1. Designate areas for different types of food such as baked goods; breakfast items like cereal, oatmeal, jams, spreads and syrups; grains; bottled, canned and boxed beverages; tea and coffee; snacks; boxed or canned stocks; condiments; and oil and vinegar.
2. Label shelves as a reminder when unpacking or when looking for foods.
3. Keep a section of “instant” meals like mac and cheese, instant noodles, or canned or boxed soups together for those times when you need something quick.
4. If you cook a lot of ethnic foods, keep those ingredients together. For example, keep Italian ingredients like pasta, jarred tomato sauce, canned tomatoes, tomato and anchovy paste together, or group Asian ingredients like cans of coconut milk, curry paste and soy sauce.
5. If storing perishables like garlic, onions, potatoes, tomatoes and avocadoes, remove them from plastic bags and store separately in lined baskets to keep them contained and neat. Note that onions and potatoes should not be stored together — doing so makes them spoil faster. Onions, garlic and shallots will keep longer if stored in brown paper bags punched with holes for ventilation. Remember to check on these often and discard any past their prime.
6. Transfer opened containers of dried goods to clear plastic canisters, containers or glass jars that can be labeled. Maximize space by using stackable containers and bins.
7. Use clear bins, baskets or shallow wire baskets that hang underneath shelves to store bags of foods that don’t stack well. If you’re not transferring opened packages to containers, tightly roll up the bag, fasten with a rubber band and place inside a clear resealable bag to keep items fresher longer and to contain spills. Put the heavier items on the bottom so as to not crush more-delicate items.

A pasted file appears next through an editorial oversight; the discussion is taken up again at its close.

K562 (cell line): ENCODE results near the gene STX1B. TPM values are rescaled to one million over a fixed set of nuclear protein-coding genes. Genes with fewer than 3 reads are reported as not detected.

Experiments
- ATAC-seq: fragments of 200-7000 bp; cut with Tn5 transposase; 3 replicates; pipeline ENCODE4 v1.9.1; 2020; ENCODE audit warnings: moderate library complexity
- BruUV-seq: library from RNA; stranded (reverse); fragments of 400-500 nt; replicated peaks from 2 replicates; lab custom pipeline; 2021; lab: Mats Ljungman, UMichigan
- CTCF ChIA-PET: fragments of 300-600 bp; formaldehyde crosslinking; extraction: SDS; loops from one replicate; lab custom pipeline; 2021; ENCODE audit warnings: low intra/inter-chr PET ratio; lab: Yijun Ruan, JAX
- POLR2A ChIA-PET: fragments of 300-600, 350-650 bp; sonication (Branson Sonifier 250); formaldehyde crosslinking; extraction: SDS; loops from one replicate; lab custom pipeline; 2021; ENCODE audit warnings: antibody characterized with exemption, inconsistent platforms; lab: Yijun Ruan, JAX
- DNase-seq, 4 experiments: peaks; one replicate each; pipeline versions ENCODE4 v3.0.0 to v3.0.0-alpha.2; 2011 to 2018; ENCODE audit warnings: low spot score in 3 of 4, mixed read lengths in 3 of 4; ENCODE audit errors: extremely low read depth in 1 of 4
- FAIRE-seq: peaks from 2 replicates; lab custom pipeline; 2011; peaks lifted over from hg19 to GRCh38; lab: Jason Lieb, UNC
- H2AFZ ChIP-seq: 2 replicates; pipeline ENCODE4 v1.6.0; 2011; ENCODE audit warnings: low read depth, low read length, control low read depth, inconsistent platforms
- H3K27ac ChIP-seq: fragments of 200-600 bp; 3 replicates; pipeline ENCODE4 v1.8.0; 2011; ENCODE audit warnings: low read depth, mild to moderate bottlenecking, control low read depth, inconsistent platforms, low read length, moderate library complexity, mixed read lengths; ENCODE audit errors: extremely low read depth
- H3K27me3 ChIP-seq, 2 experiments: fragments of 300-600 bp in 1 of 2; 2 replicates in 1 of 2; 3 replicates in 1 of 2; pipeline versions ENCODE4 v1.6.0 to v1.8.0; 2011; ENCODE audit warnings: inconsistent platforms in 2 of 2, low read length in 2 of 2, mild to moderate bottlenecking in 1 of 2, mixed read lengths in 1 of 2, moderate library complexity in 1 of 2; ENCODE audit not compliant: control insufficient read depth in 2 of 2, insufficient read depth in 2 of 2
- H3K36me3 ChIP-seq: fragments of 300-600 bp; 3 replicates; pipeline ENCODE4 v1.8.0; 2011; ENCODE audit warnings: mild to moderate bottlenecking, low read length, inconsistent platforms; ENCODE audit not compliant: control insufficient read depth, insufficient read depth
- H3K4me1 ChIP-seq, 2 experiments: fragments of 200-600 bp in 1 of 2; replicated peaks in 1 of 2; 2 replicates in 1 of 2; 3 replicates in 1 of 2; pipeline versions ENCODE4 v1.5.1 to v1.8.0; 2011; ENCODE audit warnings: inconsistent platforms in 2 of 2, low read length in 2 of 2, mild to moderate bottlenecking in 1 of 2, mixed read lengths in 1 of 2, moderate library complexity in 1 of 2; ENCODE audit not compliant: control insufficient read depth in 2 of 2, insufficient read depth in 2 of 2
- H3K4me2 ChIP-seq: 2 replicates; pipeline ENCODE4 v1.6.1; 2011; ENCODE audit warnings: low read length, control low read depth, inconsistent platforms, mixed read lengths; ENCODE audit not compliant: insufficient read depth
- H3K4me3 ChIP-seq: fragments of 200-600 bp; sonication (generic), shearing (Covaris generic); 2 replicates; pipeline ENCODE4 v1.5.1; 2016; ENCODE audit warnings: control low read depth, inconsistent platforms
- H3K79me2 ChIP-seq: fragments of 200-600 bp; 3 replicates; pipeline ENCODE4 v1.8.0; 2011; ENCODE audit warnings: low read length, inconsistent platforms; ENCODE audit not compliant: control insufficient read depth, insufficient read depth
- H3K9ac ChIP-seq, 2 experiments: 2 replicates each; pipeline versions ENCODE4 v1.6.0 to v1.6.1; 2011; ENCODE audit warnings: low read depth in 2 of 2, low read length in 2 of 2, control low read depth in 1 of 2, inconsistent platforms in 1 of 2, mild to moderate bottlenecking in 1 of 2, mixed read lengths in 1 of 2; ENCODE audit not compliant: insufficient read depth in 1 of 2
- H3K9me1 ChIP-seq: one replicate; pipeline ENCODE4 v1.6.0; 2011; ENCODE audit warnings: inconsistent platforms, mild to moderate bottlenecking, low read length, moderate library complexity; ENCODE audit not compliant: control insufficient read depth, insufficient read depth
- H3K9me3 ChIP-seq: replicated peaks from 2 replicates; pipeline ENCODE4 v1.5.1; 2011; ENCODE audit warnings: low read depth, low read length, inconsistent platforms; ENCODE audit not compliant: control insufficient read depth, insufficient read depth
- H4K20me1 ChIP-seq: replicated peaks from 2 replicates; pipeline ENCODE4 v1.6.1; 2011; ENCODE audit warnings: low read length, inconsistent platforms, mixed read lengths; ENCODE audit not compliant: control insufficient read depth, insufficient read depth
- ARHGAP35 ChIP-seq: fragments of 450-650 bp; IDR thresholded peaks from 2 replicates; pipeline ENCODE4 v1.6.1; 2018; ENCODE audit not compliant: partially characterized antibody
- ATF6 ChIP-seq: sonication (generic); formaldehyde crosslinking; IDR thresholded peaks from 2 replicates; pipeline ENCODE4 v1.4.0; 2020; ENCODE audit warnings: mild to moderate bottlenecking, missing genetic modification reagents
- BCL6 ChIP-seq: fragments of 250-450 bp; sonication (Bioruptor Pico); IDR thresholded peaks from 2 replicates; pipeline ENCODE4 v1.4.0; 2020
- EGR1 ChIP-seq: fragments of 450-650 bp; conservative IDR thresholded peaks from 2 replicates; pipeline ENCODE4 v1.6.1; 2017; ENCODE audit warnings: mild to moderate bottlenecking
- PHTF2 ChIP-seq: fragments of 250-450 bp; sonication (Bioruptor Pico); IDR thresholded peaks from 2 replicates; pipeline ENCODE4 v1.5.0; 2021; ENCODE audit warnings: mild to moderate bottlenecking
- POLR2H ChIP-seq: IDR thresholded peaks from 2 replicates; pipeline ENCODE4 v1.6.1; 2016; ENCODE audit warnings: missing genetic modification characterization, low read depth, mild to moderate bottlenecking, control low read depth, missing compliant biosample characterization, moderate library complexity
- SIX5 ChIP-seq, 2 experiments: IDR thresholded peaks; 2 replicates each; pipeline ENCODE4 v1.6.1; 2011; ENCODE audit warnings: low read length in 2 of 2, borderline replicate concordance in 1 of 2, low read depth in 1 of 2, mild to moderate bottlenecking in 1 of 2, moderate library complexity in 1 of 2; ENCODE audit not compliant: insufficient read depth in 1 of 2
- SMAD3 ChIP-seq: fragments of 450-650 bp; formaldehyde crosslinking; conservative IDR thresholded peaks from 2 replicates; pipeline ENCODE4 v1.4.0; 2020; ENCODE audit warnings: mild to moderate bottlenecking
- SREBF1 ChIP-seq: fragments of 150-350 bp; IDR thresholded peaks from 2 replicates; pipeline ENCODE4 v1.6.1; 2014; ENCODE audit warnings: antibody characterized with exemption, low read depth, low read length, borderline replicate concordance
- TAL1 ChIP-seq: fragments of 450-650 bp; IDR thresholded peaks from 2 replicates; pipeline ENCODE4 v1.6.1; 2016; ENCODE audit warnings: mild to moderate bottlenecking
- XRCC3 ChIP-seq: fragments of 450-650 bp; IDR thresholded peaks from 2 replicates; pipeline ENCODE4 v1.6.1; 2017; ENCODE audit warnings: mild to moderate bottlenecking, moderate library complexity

8. Use shelf dividers or tiered shelves to maximize vertical space and to find items easily in the back of the shelves. Note that many of these shelves can expand, but you’re not required to use them at their longest length. Size them to fit your needs.
9. Make use of corners with single and tiered turntables.
10. Boxes don’t need to stand upright. Sometimes it maximizes space by laying boxes on their side or flat and stacking them.
11. Arrange ingredients on shelves so that taller items are in the back and shorter items are in the front. Place heavier items and glass containers on the lower shelves.
12. Note expiration dates, and place ingredients that need to be used up earlier in the front.
13. If you are keeping non-food items in the pantry, allocate sections for paper towels and napkins; plastic utensils; plastic bags, foil and plastic wrap, wax and parchment paper; cleaning supplies; and cooking equipment, like slow cookers, mixers, food processors and waffle irons.
14. If your pantry is broken up into separate cupboards rather than one large room or closet, apply the same grouping and storage tips.
For More Tips on Organizing: